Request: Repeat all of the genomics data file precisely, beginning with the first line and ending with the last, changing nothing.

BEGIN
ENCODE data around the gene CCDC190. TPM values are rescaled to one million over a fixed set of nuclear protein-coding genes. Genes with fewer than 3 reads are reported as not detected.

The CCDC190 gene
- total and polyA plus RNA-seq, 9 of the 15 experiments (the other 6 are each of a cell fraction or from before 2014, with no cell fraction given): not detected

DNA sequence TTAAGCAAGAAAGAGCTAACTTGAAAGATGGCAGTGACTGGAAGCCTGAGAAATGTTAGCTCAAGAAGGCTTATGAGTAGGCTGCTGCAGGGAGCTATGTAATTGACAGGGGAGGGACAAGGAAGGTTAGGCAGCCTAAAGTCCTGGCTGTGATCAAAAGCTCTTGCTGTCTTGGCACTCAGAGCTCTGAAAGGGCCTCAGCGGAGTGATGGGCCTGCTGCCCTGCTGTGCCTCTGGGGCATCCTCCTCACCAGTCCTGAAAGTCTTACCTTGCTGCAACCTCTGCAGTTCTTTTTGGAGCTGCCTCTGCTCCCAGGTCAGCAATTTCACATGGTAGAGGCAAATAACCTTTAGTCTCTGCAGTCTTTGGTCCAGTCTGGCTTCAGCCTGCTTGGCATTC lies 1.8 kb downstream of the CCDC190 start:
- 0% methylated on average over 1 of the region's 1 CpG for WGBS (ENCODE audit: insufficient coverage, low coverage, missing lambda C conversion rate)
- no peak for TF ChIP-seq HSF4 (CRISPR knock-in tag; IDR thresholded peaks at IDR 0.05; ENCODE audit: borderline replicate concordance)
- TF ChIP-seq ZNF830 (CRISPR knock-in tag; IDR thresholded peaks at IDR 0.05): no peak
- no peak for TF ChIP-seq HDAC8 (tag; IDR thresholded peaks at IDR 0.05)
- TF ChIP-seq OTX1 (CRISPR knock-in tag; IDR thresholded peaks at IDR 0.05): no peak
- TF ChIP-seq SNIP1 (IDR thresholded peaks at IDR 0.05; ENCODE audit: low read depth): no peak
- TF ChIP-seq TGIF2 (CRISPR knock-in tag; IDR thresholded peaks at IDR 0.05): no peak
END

ENCODE data around the gene CCDC190. TPM values are rescaled to one million over a fixed set of nuclear protein-coding genes. Genes with fewer than 3 reads are reported as not detected.

The CCDC190 gene
- total and polyA plus RNA-seq, 9 of the 15 experiments (the other 6 are each of a cell fraction or from before 2014, with no cell fraction given): not detected

DNA sequence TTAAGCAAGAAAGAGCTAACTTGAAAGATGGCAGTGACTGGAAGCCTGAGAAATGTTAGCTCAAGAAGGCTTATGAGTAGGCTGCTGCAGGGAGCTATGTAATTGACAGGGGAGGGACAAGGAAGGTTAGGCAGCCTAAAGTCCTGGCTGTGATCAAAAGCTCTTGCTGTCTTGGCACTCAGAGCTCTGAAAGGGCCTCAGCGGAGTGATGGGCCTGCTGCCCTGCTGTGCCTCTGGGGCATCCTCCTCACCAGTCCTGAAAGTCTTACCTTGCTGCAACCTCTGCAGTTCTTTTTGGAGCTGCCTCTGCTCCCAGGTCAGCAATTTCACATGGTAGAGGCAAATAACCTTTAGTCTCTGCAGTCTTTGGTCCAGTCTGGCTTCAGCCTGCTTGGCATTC lies 1.8 kb downstream of the CCDC190 start:
- 0% methylated on average over 1 of the region's 1 CpG for WGBS (ENCODE audit: insufficient coverage, low coverage, missing lambda C conversion rate)
- no peak for TF ChIP-seq HSF4 (CRISPR knock-in tag; IDR thresholded peaks at IDR 0.05; ENCODE audit: borderline replicate concordance)
- TF ChIP-seq ZNF830 (CRISPR knock-in tag; IDR thresholded peaks at IDR 0.05): no peak
- no peak for TF ChIP-seq HDAC8 (tag; IDR thresholded peaks at IDR 0.05)
- TF ChIP-seq OTX1 (CRISPR knock-in tag; IDR thresholded peaks at IDR 0.05): no peak
- TF ChIP-seq SNIP1 (IDR thresholded peaks at IDR 0.05; ENCODE audit: low read depth): no peak
- TF ChIP-seq TGIF2 (CRISPR knock-in tag; IDR thresholded peaks at IDR 0.05): no peak